Mongolian arts and crafts have been passed down from one generation to another, leaving behind deep impressions on all facets of mode of life, and conscious, aesthetic and philosophical thinking.The highly developed periods of Mongolian art and crafts comes from second half of the second millennium B.C and evidenced by the sculptured heads of wild animals with long ear, huge eyes, giant horns on bronze knives, daggers, owls ,rigs, and other objects both found in Mongolia. Ancient Mongols had their own tribal totems, revered and offered prayers to them. They carved out of wood to create different objects in the form of beasts, birds, animals, which could very well be regarded authentic works of carving, applique, and ornamentation in special rhythm and composition.
Modern Mongols play their roles on world stage whether being in the finals of BBC Cardiff Singer of the World or touring the world with traditional Mongolian instrumentation, including morin khuur, tovshuur and Mongolian throat singing. Th Hu band calls their style of music "hunnu rock", hu inspired by the Hunnu, an ancient Turkic/Mongol empire, known as Xiongnu in western culture. We plan to showcase many artists over the coming months. Do follow us on social media to celebrate with us.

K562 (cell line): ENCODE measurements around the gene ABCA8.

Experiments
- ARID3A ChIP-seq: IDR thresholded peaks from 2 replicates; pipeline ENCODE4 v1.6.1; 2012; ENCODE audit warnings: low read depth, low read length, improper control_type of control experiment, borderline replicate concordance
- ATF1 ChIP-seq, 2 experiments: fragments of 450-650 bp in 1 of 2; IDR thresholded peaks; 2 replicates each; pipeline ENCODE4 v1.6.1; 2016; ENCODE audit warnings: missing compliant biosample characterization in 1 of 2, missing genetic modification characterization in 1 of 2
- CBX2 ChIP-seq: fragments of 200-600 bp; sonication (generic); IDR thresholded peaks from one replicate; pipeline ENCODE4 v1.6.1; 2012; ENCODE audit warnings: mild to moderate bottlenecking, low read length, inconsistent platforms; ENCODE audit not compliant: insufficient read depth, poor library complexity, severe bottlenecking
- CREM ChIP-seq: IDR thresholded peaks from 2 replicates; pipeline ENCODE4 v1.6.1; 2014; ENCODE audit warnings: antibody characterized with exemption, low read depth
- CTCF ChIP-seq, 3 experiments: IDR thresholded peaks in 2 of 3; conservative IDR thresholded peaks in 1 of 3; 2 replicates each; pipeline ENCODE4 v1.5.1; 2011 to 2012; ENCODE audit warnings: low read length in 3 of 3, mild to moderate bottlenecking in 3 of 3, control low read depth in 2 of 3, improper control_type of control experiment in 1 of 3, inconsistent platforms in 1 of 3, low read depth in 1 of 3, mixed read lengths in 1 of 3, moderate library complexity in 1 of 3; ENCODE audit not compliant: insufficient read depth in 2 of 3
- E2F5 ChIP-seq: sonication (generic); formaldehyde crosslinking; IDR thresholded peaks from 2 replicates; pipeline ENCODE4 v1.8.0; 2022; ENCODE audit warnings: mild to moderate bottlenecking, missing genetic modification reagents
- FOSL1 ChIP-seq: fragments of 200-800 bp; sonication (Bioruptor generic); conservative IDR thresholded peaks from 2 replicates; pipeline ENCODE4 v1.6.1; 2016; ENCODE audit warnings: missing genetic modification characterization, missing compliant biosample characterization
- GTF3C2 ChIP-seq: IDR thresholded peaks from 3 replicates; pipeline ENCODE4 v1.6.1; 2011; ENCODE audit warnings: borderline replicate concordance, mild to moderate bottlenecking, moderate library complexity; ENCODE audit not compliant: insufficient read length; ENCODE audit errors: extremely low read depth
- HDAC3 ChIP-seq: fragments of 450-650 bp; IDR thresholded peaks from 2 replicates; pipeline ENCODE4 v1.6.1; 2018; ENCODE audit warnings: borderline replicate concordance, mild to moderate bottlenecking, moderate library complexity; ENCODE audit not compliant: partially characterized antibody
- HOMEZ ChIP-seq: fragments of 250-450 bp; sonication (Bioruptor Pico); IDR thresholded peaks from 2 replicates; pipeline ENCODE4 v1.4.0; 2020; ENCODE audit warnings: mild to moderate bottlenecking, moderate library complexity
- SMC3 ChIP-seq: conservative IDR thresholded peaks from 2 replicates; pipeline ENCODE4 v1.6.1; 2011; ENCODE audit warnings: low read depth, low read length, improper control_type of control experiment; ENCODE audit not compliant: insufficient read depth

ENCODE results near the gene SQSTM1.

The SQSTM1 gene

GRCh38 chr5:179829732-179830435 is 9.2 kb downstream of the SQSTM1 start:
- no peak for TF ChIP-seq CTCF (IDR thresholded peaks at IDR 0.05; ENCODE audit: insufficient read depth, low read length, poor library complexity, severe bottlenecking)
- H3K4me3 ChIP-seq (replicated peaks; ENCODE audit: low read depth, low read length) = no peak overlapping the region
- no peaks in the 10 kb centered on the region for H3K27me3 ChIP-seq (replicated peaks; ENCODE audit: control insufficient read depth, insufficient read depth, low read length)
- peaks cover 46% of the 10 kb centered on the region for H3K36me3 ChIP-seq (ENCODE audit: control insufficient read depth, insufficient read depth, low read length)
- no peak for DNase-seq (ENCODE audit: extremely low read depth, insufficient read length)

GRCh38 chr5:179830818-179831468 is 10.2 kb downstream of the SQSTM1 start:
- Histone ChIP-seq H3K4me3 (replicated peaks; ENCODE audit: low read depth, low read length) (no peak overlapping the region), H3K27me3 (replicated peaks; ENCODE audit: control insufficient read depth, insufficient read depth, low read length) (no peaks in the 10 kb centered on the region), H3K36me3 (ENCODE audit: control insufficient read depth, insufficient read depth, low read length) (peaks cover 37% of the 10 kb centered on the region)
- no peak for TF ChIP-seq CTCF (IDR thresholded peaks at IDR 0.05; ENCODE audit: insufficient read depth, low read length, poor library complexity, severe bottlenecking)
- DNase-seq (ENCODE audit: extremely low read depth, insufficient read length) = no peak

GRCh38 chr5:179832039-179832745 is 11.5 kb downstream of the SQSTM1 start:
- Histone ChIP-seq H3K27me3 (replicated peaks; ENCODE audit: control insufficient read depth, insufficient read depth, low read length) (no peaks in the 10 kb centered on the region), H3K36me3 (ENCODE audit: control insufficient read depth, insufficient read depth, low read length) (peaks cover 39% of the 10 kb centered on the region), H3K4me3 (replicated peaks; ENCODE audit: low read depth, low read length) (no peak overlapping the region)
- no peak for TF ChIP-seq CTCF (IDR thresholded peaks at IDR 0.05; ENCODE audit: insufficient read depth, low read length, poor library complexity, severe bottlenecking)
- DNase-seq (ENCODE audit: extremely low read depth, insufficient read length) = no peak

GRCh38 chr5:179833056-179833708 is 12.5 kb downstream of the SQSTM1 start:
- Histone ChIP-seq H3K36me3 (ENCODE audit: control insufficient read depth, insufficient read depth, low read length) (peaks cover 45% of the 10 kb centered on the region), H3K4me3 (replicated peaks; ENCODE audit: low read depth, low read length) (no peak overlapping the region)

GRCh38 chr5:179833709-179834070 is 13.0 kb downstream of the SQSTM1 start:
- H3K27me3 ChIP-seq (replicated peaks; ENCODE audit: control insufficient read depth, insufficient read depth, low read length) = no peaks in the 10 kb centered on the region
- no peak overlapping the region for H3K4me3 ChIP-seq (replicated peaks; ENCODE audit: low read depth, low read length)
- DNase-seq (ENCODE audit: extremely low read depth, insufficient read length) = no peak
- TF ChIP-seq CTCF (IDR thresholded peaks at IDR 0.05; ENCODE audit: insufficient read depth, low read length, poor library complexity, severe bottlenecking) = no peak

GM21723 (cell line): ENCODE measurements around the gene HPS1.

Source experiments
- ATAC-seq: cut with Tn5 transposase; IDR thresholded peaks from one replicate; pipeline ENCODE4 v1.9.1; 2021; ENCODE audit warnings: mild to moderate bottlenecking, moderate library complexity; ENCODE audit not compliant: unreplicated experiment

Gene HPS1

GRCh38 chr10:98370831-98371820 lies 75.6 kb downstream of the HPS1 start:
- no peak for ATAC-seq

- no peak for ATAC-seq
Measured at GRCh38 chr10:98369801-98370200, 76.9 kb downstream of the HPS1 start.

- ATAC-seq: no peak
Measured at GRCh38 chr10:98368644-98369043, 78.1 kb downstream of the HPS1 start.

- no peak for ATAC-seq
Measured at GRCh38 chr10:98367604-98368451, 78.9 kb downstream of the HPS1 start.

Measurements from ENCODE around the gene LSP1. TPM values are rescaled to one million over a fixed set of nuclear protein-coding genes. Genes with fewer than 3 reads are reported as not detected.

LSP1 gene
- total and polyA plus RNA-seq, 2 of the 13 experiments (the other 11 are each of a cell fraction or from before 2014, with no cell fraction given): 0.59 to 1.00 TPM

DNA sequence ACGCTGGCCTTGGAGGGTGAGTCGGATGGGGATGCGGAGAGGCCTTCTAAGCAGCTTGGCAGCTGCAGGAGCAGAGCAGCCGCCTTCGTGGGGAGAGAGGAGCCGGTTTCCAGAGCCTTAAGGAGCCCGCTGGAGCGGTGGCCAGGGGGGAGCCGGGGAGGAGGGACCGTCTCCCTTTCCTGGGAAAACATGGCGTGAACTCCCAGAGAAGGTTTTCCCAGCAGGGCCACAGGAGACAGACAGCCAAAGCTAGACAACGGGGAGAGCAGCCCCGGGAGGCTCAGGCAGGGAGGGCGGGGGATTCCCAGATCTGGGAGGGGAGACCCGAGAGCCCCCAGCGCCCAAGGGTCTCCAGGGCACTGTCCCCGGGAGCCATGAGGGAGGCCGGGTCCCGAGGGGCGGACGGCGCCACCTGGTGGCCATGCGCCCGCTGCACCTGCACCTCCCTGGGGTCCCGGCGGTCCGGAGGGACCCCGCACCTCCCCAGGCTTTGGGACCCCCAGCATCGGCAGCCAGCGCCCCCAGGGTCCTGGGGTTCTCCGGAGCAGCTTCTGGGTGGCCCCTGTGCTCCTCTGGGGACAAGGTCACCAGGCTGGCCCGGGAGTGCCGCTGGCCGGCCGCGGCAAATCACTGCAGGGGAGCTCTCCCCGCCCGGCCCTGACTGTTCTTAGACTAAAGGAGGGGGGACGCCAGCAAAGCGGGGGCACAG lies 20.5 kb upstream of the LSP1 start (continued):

Asia’s largest desert Mongolian Gobi was once paradise for plants and animals, including dinosaurs. Many paleontologists say that it was also a site of mass extinction, where avalanche-like sudden sand-slides both swept dinosaurs away and preserved their remains. Gobi is the place that the first proved dinosaurs laid eggs. First in 1922, famous Roy Chapman Andrews, director of the American Museum of Natural History led the paleontological expedition into the Mongolian Gobi.
The Institute for the Study of Mongolian Dinosaurs (ISMD) has been a 501(c)(3) nonprofit corporation in the United States since 2016. It was originally established in Mongolia by paleontologist Bolortsetseg Minjin, an accomplished Mongolian paleontologist who has been recognized as an Emerging Explorer by National Geographic and as a Wings WorldQuest fellow, in 2007 as a non-profit, non-government institution. They began with a goal of promoting Mongolian paleontology with an emphasis on educational outreach and professional training for aspiring paleontologists.
The Mongol Empire of the 13th and 14th centuries was the largest contiguous land empire in history. Originating in Mongolia in East Asia, the Mongol Empire eventually stretched from Eastern Europe and parts of Central Europe to the Sea of Japan, extending northward into parts of the Arctic; eastward and southward into the Indian subcontinent, Mainland Southeast Asia and the Iranian Plateau; and westward as far as the Levant and the Carpathian Mountains.
Chinggis Khaan’s influence on today’s modern life:
- Paper money
- Canon and hand grenade & gunpowder
- Postal system
- Freedom of religion
- Separation of church and state